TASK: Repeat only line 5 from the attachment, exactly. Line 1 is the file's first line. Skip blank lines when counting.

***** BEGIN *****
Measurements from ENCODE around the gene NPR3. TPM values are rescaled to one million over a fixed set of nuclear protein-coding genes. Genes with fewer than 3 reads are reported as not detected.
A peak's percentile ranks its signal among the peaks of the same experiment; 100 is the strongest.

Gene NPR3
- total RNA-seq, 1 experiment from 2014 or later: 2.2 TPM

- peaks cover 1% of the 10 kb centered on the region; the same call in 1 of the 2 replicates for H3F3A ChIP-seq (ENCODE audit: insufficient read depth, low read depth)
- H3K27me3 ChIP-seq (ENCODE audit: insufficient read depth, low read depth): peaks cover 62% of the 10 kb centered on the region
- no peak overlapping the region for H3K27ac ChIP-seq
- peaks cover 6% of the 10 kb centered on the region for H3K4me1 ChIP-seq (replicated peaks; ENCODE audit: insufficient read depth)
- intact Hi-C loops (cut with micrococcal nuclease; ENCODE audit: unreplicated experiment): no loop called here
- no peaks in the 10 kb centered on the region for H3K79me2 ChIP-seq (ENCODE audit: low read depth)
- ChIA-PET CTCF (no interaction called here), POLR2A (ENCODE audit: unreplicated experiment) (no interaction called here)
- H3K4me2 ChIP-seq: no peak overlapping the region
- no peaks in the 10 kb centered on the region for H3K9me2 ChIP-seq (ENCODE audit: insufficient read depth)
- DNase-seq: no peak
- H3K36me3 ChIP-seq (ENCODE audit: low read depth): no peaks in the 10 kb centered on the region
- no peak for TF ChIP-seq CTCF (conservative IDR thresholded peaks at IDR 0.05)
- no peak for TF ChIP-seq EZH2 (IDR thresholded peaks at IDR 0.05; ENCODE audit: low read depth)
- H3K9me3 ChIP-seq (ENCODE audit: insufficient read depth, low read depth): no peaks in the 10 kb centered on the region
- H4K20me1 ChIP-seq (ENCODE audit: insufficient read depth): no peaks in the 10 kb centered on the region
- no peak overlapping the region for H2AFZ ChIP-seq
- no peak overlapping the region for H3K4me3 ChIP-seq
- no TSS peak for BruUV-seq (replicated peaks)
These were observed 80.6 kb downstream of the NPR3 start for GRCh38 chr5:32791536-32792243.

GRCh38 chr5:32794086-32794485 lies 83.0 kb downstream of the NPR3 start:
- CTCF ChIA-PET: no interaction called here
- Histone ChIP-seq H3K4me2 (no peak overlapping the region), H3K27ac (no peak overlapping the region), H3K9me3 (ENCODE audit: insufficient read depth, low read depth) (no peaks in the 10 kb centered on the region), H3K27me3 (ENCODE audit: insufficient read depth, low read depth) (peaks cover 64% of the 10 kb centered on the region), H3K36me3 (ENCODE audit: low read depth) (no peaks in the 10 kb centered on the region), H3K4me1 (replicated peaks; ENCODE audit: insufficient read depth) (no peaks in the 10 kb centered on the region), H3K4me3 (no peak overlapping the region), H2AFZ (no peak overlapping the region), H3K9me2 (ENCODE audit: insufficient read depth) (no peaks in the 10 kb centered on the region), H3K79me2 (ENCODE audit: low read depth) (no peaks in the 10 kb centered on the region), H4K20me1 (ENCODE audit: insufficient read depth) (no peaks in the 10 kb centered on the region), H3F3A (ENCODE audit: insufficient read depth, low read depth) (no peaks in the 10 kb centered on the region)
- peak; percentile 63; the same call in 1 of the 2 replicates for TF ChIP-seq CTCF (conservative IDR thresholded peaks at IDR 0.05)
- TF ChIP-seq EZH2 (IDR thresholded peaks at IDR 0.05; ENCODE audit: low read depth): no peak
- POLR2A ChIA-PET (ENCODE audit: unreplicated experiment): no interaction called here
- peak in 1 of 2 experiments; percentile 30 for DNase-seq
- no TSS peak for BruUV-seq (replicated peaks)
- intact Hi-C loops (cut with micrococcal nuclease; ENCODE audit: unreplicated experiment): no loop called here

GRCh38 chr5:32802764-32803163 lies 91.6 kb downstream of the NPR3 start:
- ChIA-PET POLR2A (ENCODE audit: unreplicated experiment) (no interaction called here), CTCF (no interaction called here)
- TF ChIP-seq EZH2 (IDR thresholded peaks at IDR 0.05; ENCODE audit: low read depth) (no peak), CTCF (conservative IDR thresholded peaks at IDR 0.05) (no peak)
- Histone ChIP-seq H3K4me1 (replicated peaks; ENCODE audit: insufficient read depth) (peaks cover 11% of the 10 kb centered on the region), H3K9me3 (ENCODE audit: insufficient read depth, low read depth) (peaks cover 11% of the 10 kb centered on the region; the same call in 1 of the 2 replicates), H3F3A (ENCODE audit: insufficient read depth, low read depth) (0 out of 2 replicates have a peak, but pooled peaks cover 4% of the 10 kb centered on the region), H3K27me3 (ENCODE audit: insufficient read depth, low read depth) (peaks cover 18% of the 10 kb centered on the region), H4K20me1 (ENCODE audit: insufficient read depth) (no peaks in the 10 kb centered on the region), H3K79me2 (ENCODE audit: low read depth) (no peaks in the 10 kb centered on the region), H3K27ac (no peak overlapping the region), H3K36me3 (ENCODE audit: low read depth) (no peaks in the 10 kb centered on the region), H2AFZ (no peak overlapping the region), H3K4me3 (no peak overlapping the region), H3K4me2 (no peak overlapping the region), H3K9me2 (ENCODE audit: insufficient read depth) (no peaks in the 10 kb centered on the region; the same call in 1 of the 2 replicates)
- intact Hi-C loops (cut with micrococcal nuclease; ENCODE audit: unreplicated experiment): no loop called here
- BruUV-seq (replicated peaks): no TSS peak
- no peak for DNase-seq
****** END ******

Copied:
- peaks cover 1% of the 10 kb centered on the region; the same call in 1 of the 2 replicates for H3F3A ChIP-seq (ENCODE audit: insufficient read depth, low read depth)